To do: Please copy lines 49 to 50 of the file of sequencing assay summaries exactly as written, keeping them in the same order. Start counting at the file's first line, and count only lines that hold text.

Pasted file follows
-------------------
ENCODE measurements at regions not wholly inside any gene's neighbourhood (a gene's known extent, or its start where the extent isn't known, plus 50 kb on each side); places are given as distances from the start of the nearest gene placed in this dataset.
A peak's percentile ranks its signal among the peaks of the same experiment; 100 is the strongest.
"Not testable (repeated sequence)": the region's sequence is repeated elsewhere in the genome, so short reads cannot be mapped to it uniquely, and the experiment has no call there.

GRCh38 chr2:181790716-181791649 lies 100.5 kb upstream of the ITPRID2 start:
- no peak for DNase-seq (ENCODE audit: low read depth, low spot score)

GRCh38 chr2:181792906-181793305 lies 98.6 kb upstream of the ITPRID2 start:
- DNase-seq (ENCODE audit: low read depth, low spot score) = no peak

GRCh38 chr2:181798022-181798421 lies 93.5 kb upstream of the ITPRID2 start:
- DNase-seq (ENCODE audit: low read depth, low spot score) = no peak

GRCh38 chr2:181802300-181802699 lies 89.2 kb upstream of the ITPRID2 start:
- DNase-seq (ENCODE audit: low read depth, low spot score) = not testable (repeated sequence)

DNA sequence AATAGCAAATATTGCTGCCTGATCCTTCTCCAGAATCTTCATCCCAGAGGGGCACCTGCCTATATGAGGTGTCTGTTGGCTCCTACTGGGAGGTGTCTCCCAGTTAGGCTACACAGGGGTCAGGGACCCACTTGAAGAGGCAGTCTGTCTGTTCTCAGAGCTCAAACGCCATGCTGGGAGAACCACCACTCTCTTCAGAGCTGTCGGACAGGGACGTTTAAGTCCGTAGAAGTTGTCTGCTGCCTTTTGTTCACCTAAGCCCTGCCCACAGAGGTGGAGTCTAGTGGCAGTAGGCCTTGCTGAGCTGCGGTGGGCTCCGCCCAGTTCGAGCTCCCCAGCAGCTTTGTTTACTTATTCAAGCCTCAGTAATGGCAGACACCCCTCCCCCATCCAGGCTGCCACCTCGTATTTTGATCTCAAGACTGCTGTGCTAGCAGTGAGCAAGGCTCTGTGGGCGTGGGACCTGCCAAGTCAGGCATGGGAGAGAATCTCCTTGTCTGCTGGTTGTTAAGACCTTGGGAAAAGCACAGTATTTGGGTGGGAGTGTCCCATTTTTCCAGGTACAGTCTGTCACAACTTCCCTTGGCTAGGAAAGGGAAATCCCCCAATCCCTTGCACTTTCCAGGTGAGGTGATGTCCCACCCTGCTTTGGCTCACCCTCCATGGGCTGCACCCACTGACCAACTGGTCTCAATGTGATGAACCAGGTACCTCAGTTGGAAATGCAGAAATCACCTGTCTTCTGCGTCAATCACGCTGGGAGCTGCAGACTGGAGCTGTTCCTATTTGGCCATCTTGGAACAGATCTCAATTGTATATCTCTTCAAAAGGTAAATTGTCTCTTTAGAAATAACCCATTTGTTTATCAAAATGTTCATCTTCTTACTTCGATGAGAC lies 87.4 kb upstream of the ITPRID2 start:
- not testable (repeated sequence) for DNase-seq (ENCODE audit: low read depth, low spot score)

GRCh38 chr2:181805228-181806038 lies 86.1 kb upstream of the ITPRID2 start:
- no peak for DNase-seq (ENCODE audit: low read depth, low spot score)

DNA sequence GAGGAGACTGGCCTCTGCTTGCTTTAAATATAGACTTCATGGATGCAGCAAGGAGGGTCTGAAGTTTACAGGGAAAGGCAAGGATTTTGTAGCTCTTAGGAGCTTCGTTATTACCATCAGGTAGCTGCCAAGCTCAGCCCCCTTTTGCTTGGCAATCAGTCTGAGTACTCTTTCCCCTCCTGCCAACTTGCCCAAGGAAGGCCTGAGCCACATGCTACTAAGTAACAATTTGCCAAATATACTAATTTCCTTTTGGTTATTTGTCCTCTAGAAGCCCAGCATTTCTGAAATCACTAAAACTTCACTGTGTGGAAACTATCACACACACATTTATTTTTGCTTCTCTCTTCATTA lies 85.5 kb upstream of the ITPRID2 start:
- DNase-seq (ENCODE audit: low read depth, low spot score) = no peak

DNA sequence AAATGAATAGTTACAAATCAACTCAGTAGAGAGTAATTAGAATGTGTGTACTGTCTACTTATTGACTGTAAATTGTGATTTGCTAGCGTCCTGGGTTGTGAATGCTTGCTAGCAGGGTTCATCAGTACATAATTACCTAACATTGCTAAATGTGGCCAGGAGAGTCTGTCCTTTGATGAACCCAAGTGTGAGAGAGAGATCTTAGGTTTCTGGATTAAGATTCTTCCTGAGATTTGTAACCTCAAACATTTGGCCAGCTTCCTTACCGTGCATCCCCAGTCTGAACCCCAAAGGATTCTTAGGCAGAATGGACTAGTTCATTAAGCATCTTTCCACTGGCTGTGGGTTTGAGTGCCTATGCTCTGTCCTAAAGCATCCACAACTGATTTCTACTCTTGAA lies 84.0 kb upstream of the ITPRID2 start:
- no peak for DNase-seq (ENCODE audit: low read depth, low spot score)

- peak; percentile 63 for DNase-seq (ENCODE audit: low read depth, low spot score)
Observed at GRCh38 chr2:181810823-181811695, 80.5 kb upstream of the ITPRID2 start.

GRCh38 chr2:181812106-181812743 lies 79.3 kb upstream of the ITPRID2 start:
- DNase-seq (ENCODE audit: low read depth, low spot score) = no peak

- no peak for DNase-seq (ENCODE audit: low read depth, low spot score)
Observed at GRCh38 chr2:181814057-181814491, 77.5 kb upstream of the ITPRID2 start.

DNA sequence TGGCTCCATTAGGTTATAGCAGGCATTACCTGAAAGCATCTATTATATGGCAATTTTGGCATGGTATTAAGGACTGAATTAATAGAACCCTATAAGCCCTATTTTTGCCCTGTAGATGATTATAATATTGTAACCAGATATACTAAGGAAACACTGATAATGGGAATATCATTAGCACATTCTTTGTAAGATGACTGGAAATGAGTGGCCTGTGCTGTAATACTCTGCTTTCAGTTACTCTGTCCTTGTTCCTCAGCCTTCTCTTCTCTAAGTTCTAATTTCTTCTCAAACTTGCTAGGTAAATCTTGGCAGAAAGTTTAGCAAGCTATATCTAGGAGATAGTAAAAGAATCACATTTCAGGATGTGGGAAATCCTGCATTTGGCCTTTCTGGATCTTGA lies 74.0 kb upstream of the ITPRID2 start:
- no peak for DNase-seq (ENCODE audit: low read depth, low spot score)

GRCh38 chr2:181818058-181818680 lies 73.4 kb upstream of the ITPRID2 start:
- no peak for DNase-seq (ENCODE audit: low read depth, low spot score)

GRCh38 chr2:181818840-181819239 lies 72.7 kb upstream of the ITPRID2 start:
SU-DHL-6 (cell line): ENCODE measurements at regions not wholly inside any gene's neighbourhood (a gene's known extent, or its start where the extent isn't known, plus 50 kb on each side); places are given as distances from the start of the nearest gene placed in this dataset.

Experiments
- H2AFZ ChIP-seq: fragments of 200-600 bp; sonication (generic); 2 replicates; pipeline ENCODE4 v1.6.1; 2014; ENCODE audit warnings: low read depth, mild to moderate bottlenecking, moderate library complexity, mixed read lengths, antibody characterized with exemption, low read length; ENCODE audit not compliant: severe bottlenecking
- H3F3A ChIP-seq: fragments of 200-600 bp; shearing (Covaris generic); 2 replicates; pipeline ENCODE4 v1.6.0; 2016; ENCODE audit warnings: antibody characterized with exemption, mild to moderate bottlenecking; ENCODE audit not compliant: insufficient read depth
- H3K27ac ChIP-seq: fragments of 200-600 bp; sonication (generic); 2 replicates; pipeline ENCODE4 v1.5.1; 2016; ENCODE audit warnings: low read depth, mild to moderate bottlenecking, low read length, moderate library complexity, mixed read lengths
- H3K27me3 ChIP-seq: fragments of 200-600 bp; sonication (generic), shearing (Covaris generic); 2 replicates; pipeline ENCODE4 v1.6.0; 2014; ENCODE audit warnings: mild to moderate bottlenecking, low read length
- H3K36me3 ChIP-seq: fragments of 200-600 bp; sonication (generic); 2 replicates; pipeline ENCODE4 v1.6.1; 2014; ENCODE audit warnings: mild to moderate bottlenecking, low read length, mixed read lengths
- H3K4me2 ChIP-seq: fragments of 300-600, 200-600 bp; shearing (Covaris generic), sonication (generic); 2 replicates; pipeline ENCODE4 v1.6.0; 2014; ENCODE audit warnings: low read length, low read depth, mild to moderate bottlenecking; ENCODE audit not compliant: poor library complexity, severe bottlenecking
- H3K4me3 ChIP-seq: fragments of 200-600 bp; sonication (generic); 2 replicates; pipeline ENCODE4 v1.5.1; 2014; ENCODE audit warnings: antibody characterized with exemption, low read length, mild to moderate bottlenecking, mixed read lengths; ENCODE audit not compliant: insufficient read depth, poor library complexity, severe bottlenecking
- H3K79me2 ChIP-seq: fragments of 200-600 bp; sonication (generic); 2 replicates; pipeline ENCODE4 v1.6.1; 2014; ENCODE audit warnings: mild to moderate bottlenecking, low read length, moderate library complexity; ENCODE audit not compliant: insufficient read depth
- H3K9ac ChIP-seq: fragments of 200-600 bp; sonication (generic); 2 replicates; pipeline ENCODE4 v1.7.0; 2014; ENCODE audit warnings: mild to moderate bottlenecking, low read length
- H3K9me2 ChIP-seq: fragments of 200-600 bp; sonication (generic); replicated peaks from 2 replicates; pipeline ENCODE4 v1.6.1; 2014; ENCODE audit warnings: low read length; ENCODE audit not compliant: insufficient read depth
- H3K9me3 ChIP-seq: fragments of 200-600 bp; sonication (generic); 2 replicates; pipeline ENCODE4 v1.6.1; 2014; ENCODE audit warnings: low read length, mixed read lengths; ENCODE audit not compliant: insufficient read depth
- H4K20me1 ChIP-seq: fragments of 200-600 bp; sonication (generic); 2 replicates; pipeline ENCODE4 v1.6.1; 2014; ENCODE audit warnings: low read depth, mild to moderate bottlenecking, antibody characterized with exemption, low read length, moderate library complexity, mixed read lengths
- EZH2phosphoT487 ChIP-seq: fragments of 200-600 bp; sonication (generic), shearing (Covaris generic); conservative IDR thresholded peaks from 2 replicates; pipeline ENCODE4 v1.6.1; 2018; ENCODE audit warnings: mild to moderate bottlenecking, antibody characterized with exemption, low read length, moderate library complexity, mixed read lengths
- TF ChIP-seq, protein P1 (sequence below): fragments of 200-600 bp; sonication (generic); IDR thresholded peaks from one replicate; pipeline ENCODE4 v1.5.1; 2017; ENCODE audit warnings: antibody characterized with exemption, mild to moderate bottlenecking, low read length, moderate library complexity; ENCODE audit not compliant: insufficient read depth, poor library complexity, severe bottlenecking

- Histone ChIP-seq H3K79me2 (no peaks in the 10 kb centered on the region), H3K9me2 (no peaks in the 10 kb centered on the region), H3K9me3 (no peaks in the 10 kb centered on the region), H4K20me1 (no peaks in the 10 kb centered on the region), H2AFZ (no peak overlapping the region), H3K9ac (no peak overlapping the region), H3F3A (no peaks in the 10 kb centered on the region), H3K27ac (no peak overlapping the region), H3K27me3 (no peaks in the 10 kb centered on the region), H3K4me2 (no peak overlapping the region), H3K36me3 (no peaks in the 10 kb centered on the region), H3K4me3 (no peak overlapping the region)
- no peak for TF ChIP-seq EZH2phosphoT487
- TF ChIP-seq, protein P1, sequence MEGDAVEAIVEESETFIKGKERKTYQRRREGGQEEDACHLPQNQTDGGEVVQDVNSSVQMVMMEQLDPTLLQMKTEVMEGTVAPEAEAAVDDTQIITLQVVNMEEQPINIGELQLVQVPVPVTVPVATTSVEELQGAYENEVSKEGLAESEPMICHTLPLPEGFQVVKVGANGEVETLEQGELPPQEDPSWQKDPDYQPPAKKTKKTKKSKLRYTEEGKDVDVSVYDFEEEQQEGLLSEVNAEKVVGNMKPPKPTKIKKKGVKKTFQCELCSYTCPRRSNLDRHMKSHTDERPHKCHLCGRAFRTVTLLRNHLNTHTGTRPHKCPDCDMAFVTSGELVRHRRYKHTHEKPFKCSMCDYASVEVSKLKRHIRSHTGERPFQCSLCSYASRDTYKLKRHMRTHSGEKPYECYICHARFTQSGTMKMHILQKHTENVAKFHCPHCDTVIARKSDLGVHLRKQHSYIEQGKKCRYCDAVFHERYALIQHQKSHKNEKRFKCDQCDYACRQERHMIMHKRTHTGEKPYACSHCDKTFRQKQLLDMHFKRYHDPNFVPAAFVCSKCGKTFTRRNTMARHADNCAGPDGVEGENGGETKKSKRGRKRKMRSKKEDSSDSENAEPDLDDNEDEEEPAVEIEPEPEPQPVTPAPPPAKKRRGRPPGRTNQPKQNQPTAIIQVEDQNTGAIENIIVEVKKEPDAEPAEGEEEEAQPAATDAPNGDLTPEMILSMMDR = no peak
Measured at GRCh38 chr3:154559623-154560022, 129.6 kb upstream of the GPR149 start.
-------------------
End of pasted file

- TF ChIP-seq, protein P1, sequence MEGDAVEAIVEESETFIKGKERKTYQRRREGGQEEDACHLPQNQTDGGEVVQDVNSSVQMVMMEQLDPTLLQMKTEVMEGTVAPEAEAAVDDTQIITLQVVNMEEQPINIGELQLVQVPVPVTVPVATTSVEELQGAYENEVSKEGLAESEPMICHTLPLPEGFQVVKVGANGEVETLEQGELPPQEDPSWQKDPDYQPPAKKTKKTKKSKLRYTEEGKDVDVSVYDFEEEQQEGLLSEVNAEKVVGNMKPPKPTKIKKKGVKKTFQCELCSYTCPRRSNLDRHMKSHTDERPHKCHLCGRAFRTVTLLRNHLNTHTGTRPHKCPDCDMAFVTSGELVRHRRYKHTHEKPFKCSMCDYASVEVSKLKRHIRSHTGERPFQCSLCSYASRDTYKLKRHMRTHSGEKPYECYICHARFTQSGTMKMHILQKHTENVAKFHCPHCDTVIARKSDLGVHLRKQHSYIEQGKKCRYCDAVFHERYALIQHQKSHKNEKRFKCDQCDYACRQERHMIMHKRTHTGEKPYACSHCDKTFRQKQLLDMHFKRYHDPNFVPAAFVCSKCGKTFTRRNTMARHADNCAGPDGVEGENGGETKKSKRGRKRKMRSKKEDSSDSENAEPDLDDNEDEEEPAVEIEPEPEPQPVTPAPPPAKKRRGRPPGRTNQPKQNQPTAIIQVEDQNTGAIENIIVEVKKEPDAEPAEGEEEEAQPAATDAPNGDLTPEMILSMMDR = no peak
Measured at GRCh38 chr3:154559623-154560022, 129.6 kb upstream of the GPR149 start.